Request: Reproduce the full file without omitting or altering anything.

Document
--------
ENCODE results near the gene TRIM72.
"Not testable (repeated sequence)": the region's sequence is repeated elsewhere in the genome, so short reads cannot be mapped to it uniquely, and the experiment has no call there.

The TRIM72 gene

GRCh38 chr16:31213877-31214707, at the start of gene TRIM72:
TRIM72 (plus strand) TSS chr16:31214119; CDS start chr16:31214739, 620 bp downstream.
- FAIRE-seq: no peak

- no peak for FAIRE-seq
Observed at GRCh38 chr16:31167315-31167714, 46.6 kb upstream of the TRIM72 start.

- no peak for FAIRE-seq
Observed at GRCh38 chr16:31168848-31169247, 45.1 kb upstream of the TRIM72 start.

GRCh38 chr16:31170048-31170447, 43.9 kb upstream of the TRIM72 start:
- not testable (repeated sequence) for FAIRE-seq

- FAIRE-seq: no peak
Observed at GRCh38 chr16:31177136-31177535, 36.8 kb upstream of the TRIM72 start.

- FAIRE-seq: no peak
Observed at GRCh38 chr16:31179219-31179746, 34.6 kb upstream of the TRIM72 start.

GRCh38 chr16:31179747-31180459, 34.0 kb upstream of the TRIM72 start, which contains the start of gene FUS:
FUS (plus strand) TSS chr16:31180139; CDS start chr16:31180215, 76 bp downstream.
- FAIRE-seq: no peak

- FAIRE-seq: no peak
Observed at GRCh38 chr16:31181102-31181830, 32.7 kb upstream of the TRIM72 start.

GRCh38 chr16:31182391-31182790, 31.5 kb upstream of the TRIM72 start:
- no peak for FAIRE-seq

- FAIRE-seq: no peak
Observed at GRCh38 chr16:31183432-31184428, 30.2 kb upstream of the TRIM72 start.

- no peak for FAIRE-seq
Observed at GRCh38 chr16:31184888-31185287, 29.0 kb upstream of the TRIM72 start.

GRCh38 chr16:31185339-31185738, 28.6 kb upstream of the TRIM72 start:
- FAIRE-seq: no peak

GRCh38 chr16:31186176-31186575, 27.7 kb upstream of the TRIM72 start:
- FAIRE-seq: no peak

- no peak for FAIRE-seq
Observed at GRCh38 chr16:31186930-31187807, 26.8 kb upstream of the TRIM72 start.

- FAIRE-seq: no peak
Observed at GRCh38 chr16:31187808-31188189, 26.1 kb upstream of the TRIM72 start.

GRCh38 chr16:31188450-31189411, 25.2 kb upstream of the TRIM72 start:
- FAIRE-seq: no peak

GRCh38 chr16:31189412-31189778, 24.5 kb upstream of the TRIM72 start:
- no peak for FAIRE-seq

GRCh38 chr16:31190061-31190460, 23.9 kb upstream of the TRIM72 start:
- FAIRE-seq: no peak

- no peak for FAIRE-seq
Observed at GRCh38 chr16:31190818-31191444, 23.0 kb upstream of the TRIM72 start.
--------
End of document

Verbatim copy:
ENCODE results near the gene TRIM72.
"Not testable (repeated sequence)": the region's sequence is repeated elsewhere in the genome, so short reads cannot be mapped to it uniquely, and the experiment has no call there.

The TRIM72 gene

GRCh38 chr16:31213877-31214707, at the start of gene TRIM72:
TRIM72 (plus strand) TSS chr16:31214119; CDS start chr16:31214739, 620 bp downstream.
- FAIRE-seq: no peak

- no peak for FAIRE-seq
Observed at GRCh38 chr16:31167315-31167714, 46.6 kb upstream of the TRIM72 start.

- no peak for FAIRE-seq
Observed at GRCh38 chr16:31168848-31169247, 45.1 kb upstream of the TRIM72 start.

GRCh38 chr16:31170048-31170447, 43.9 kb upstream of the TRIM72 start:
- not testable (repeated sequence) for FAIRE-seq

- FAIRE-seq: no peak
Observed at GRCh38 chr16:31177136-31177535, 36.8 kb upstream of the TRIM72 start.

- FAIRE-seq: no peak
Observed at GRCh38 chr16:31179219-31179746, 34.6 kb upstream of the TRIM72 start.

GRCh38 chr16:31179747-31180459, 34.0 kb upstream of the TRIM72 start, which contains the start of gene FUS:
FUS (plus strand) TSS chr16:31180139; CDS start chr16:31180215, 76 bp downstream.
- FAIRE-seq: no peak

- FAIRE-seq: no peak
Observed at GRCh38 chr16:31181102-31181830, 32.7 kb upstream of the TRIM72 start.

GRCh38 chr16:31182391-31182790, 31.5 kb upstream of the TRIM72 start:
- no peak for FAIRE-seq

- FAIRE-seq: no peak
Observed at GRCh38 chr16:31183432-31184428, 30.2 kb upstream of the TRIM72 start.

- no peak for FAIRE-seq
Observed at GRCh38 chr16:31184888-31185287, 29.0 kb upstream of the TRIM72 start.

GRCh38 chr16:31185339-31185738, 28.6 kb upstream of the TRIM72 start:
- FAIRE-seq: no peak

GRCh38 chr16:31186176-31186575, 27.7 kb upstream of the TRIM72 start:
- FAIRE-seq: no peak

- no peak for FAIRE-seq
Observed at GRCh38 chr16:31186930-31187807, 26.8 kb upstream of the TRIM72 start.

- FAIRE-seq: no peak
Observed at GRCh38 chr16:31187808-31188189, 26.1 kb upstream of the TRIM72 start.

GRCh38 chr16:31188450-31189411, 25.2 kb upstream of the TRIM72 start:
- FAIRE-seq: no peak

GRCh38 chr16:31189412-31189778, 24.5 kb upstream of the TRIM72 start:
- no peak for FAIRE-seq

GRCh38 chr16:31190061-31190460, 23.9 kb upstream of the TRIM72 start:
- FAIRE-seq: no peak

- no peak for FAIRE-seq
Observed at GRCh38 chr16:31190818-31191444, 23.0 kb upstream of the TRIM72 start.